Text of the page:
The low mountain range thresholdis divided into some larger low mountain range systems and individual mountain ranges. In the west lies the Rhenish Slate Mountains with the Eifel, Hunsrück, Bergisches Land, Sauerland, Rothaargebirge, Westerwald and Taunus. To the east, to name but a few, Weserbergland, Hessisches Bergland, Harz, Thuringian Forest, Ore Mountains and Elbe Sandstone Mountains with the Saxon Switzerland National Park. Remnants of mostly tertiary volcanism surface in the Westerwald, the Eifel, the Vogelsberg, the Rhön and the Kaiserstuhl. Large and small basin landscapes such as the Thuringian Basin extend between the low mountain ranges. The Upper Rhine lowland in southwestern Germany, between 30 and 50 km wide, is a tectonic fracture zone. It is flanked by the Palatinate Forest, Vosges, Odenwald and Black Forest. Beyond the Black Forest and Odenwald, the Swabian-Franconian layered plain, framed by the karst areas of the Swabian and Franconian Alb, unfolds like a fan to the northeast to the Danube and at the foot of the Upper Palatinate Forest and the Bavarian Forest. A special feature is the meteorite crater of the Nördlinger Ries between the Swabian and Franconian Alb.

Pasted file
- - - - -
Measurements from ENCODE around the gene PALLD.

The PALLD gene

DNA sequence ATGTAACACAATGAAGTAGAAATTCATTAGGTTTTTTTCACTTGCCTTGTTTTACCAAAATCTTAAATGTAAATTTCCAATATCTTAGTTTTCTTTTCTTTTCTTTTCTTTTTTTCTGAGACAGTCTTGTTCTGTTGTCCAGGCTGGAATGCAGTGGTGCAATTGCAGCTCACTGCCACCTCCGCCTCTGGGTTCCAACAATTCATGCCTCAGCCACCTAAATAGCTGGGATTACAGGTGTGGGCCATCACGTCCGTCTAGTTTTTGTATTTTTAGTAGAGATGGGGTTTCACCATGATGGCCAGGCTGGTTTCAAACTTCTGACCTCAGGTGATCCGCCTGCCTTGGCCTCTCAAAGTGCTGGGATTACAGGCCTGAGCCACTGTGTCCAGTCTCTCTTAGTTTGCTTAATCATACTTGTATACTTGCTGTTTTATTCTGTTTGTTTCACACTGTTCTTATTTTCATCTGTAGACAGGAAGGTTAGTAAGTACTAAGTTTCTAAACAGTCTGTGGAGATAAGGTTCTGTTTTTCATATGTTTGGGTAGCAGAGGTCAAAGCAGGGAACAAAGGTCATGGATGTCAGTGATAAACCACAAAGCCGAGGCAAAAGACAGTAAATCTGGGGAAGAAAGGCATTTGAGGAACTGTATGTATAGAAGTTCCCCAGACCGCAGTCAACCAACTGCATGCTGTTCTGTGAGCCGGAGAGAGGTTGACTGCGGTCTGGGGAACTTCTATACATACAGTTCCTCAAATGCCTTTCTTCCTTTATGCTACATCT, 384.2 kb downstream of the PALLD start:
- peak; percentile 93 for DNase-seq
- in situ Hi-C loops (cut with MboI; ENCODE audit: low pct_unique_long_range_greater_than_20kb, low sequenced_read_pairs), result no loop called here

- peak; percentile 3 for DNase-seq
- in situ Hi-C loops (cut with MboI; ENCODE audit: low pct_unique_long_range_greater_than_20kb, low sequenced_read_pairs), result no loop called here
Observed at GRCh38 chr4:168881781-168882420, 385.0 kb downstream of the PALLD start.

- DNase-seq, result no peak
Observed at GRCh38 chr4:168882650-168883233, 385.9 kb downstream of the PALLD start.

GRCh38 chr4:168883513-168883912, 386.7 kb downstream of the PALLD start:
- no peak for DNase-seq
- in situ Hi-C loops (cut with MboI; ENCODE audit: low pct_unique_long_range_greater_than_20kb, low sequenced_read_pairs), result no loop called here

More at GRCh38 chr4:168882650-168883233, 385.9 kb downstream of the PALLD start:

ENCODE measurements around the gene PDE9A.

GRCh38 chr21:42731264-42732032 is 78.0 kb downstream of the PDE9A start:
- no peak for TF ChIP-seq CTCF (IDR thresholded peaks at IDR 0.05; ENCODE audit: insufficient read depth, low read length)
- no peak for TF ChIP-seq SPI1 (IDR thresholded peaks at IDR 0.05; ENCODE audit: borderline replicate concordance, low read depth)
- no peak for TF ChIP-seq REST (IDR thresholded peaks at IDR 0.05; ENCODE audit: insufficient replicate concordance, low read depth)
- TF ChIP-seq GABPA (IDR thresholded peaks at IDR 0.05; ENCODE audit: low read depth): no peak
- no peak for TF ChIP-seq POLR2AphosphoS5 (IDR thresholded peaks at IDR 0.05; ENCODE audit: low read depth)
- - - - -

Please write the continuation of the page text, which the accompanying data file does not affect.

The foothills of the Alps, which reach as far as the Danube, are similar in their surface forms to the North German lowlands because of the widespread cover with ice age deposits, but at 400 to 800 m it is much higher. The original Alpine rim depression is filled with deposits from the rivers coming out of the Alps. In front of the edge of the Alps, the terminal moraine wreaths of the alpine glaciers enclose the young moraine hill country with its many lakes, including Lake Constance, Lake Starnberg, Tegernsee and Chiemsee. In front of the extensive old moraine area is the partially loess-covered Tertiary hill country in the northeast.